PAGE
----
But that representation omits some key evidence, said Jonathan Bolton, who represents the Maine attorney general and the Public Utilities Commission. Bolton outlined how defendants in the case will present documents and emails showing that NECEC officials changed the construction schedule specifically to get ahead of the first of two voter referendums that aimed to kill the project and secure the legal doctrine of vested rights.

Their goal, Bolton said, was to get some steel towers in the ground more quickly than planned, “in order to protect the project against the referendum.”

Bolton referred to a document prior to Sept. 9, 2020, in which a top official from Avangrid, says, “start construction, protect our vested rights!”


This strategy cost extra money, Bolton said, with contractors setting towers in random places.

That theme was amplified by Jamie Kilbreth, an attorney representing the Natural Resources Council of Maine and six residents who oppose the project. He displayed correspondences that he said were part of NECEC’s strategy to mitigate the impact of the referendum, with documents showing that officials discussed the need to get poles in the ground, not just to clear the corridor.

The distinction appears to be important, because of the legal requirement to gain “significant visible construction.”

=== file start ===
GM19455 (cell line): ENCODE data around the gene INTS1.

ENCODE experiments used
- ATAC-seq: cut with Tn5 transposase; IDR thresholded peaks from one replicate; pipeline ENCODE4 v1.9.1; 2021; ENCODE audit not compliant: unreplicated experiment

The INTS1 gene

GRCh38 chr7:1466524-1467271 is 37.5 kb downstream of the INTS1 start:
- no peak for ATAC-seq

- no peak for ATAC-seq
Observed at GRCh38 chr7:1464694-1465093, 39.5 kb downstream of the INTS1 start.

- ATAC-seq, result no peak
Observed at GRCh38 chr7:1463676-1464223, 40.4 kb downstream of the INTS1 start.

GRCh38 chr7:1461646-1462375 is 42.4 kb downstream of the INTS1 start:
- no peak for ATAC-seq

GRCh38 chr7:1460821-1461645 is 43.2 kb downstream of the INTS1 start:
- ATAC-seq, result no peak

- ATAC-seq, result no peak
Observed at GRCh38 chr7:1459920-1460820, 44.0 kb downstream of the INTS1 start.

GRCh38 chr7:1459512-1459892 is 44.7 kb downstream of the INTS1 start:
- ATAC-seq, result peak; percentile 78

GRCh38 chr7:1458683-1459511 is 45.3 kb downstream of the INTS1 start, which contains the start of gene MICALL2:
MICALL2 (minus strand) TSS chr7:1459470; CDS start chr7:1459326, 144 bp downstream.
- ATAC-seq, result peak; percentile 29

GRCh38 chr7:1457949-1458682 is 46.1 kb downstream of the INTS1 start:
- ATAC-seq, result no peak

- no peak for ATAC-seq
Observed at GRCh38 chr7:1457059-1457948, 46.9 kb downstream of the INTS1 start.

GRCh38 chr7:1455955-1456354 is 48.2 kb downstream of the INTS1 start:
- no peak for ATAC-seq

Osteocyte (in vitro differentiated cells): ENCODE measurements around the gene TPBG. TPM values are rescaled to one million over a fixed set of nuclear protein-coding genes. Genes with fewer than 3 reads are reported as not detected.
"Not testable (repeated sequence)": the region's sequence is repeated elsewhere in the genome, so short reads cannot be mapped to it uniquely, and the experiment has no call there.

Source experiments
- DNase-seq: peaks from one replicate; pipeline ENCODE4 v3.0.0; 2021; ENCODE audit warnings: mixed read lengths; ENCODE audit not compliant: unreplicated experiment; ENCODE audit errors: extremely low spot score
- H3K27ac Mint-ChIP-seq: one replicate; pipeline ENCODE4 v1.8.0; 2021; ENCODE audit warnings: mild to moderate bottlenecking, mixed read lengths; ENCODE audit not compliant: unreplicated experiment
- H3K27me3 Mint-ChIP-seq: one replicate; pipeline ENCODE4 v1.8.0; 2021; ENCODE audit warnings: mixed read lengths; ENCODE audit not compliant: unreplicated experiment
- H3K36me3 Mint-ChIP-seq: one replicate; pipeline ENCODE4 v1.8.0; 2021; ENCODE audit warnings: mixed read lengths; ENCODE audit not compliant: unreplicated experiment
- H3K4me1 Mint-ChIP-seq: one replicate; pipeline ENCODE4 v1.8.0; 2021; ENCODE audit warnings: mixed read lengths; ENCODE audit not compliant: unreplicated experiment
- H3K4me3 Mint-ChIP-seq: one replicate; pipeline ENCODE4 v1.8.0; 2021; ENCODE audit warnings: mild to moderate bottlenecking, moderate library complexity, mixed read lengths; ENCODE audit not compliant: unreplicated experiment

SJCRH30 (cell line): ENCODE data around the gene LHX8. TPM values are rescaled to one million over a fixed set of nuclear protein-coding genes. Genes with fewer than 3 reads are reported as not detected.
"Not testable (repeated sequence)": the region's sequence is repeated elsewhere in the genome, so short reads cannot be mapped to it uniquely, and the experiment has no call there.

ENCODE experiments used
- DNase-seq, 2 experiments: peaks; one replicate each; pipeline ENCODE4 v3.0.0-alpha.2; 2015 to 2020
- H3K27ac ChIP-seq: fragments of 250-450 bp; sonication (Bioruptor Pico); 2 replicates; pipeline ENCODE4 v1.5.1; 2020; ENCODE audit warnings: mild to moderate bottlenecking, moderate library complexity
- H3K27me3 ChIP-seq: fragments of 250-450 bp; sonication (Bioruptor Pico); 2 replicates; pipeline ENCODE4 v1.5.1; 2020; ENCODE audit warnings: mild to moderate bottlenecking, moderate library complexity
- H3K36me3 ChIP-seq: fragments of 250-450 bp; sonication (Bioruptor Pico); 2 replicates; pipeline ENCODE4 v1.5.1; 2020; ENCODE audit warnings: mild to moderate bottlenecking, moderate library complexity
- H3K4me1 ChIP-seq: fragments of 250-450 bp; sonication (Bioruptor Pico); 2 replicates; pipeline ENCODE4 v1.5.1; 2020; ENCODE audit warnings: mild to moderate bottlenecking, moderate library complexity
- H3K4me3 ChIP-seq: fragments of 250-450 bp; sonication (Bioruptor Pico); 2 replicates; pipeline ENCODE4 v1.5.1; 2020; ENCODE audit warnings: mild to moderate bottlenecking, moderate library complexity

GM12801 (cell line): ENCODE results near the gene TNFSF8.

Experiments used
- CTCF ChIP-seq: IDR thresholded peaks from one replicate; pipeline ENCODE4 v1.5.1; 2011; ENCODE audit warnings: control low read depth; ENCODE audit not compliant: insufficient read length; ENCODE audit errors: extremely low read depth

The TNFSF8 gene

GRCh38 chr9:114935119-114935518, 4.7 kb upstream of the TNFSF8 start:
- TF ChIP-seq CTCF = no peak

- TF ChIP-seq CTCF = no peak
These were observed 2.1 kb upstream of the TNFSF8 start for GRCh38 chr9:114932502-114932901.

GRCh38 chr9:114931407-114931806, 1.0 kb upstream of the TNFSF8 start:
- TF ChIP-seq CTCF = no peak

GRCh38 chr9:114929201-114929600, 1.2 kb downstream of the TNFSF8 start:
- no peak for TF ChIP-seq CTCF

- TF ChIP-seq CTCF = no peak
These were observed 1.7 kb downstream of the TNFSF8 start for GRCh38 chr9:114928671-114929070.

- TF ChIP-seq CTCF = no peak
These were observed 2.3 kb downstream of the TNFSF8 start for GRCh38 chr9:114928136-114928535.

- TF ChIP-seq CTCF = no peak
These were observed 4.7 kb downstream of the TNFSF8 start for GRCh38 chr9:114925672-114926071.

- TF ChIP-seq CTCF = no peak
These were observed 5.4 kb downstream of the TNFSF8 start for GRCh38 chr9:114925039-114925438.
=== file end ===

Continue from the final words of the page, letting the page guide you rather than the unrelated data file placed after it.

“They wanted to vest this project,” Kilbreth said. “They wanted to beat the referendum.”


The project is organized under NECEC Transmission LLC, a subsidiary of Connecticut-based Avangrid Inc., the parent company of Central Maine Power. Both are controlled by Iberdrola, a Spanish multinational energy company.


In a run-up to the trial, parties in the case filed numerous motions with the aim of limiting what evidence and witnesses the jury could see and hear.

The NECEC project would have a capacity of 1,200 megawatts, enough power for 1.2 million homes. Paid for by Massachusetts utility customers, the power line would help lower electricity prices in New England by introducing a new source of round-the-clock hydroelectricity from Quebec, according to the Maine Public Utilities Commission. The agency granted the initial go-ahead permit in 2019.